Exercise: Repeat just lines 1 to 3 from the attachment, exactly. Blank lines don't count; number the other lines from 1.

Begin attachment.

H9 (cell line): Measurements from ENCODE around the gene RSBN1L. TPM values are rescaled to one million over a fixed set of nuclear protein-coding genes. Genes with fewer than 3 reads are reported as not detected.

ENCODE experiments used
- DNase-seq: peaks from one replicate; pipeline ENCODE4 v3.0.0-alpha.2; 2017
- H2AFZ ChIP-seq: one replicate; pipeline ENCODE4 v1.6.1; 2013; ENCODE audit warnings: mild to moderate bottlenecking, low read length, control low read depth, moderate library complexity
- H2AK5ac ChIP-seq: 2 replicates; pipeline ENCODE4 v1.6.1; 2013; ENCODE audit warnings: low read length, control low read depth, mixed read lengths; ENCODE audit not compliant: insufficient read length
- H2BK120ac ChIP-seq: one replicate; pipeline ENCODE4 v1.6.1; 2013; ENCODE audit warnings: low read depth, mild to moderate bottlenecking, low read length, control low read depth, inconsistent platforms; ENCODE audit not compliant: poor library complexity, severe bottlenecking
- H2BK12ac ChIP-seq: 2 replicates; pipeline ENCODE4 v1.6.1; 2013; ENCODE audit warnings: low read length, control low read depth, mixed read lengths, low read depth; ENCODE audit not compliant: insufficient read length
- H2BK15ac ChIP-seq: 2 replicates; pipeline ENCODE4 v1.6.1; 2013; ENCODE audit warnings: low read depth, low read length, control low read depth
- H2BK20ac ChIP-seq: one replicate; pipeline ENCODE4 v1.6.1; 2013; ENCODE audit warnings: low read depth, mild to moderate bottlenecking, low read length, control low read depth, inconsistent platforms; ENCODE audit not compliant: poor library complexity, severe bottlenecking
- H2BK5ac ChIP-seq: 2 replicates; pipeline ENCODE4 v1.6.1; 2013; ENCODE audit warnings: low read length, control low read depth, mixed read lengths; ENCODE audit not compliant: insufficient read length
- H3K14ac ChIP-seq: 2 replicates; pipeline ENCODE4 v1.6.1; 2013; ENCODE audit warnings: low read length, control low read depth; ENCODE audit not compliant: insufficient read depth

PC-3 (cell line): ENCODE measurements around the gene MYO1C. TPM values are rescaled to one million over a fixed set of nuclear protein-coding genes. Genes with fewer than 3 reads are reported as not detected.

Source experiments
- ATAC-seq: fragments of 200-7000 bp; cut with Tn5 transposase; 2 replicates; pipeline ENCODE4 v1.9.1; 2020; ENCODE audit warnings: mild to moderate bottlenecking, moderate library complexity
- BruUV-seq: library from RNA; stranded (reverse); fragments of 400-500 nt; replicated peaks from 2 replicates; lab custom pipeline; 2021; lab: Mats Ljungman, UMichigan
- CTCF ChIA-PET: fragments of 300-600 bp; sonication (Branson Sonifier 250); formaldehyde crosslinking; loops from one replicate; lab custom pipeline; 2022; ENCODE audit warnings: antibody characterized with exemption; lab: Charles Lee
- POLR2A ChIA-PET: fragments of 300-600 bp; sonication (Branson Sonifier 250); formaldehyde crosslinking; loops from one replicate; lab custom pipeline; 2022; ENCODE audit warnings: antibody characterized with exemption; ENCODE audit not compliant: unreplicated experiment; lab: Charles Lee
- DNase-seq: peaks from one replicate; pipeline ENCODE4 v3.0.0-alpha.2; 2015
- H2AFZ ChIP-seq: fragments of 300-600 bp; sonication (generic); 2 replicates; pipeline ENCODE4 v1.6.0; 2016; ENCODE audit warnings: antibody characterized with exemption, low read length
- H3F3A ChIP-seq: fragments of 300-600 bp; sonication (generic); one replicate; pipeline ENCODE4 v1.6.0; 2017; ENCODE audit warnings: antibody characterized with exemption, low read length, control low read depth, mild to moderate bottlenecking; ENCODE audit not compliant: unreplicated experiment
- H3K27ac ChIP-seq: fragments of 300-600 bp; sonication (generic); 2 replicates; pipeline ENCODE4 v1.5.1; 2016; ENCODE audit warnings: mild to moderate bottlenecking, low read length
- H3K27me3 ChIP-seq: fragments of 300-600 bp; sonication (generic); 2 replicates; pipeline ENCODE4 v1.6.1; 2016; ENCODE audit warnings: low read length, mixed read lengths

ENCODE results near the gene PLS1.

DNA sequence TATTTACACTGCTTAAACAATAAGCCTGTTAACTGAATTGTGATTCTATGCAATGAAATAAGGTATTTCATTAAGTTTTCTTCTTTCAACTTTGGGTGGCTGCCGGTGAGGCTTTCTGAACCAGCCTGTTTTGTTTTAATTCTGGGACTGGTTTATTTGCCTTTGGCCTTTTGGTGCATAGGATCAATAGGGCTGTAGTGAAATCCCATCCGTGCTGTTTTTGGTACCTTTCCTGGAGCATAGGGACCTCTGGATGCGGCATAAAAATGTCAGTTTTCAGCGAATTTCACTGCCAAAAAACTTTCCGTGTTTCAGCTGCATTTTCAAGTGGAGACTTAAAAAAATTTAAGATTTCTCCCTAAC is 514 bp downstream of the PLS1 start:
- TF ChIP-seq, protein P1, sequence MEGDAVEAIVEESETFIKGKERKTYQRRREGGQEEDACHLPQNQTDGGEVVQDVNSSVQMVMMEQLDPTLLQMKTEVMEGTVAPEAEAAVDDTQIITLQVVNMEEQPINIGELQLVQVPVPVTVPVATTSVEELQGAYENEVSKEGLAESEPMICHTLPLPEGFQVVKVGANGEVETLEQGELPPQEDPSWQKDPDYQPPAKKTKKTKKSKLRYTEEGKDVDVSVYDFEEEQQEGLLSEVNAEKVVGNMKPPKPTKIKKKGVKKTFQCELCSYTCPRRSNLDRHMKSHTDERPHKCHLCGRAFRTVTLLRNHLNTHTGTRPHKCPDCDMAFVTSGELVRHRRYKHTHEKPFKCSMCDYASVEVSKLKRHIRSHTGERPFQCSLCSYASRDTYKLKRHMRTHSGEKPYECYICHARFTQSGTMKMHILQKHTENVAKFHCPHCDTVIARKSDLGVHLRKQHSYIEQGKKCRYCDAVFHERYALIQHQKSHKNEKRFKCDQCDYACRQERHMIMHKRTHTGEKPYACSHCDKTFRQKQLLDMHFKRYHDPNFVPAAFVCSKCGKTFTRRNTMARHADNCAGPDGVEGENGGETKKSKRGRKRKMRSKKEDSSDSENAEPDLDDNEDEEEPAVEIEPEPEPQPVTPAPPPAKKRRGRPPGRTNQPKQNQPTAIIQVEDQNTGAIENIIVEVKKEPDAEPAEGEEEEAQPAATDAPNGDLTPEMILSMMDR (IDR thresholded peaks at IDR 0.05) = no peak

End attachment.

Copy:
H9 (cell line): Measurements from ENCODE around the gene RSBN1L. TPM values are rescaled to one million over a fixed set of nuclear protein-coding genes. Genes with fewer than 3 reads are reported as not detected.

ENCODE experiments used
- DNase-seq: peaks from one replicate; pipeline ENCODE4 v3.0.0-alpha.2; 2017